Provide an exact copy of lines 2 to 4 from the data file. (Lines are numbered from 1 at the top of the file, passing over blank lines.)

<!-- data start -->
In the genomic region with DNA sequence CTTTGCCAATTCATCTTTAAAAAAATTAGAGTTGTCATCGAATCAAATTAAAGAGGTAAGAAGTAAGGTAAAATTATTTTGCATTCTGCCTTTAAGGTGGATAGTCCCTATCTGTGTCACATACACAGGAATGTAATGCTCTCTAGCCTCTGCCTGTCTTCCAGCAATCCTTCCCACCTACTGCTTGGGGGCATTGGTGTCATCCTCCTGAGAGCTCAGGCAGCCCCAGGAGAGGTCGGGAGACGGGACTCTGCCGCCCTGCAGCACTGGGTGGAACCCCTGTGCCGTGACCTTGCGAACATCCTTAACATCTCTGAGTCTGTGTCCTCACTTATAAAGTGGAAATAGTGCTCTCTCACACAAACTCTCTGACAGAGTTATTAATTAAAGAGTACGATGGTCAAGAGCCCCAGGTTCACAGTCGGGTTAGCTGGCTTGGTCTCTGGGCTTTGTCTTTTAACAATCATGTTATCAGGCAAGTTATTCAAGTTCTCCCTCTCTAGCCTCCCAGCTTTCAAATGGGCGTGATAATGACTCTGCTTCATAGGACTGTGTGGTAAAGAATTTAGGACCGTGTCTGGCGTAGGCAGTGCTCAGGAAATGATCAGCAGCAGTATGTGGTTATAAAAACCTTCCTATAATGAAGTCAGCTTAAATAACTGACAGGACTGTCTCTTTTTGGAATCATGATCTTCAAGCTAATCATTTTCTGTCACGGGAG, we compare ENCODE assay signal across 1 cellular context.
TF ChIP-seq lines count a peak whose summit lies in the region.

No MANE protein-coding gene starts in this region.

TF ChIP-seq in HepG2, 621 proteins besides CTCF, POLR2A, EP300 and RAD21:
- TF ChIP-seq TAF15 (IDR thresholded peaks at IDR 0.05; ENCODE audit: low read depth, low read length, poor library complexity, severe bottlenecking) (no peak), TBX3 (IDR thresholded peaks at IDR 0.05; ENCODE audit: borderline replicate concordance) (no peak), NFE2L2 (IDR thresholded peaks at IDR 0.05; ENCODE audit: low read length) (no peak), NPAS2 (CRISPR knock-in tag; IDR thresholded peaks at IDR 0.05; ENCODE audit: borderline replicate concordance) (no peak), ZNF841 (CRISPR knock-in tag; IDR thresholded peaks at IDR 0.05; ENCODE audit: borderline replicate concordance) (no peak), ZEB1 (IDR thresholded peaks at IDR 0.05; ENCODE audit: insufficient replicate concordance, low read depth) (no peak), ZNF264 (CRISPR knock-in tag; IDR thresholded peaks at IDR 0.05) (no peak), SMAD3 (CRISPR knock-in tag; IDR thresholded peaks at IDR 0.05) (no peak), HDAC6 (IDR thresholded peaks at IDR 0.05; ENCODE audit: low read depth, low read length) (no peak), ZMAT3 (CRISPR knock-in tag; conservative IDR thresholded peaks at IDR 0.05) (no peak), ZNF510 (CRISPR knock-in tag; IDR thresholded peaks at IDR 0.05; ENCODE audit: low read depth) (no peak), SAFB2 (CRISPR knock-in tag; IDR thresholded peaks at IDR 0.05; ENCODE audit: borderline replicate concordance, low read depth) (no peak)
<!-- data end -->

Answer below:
TF ChIP-seq lines count a peak whose summit lies in the region.

No MANE protein-coding gene starts in this region.

TF ChIP-seq in HepG2, 621 proteins besides CTCF, POLR2A, EP300 and RAD21: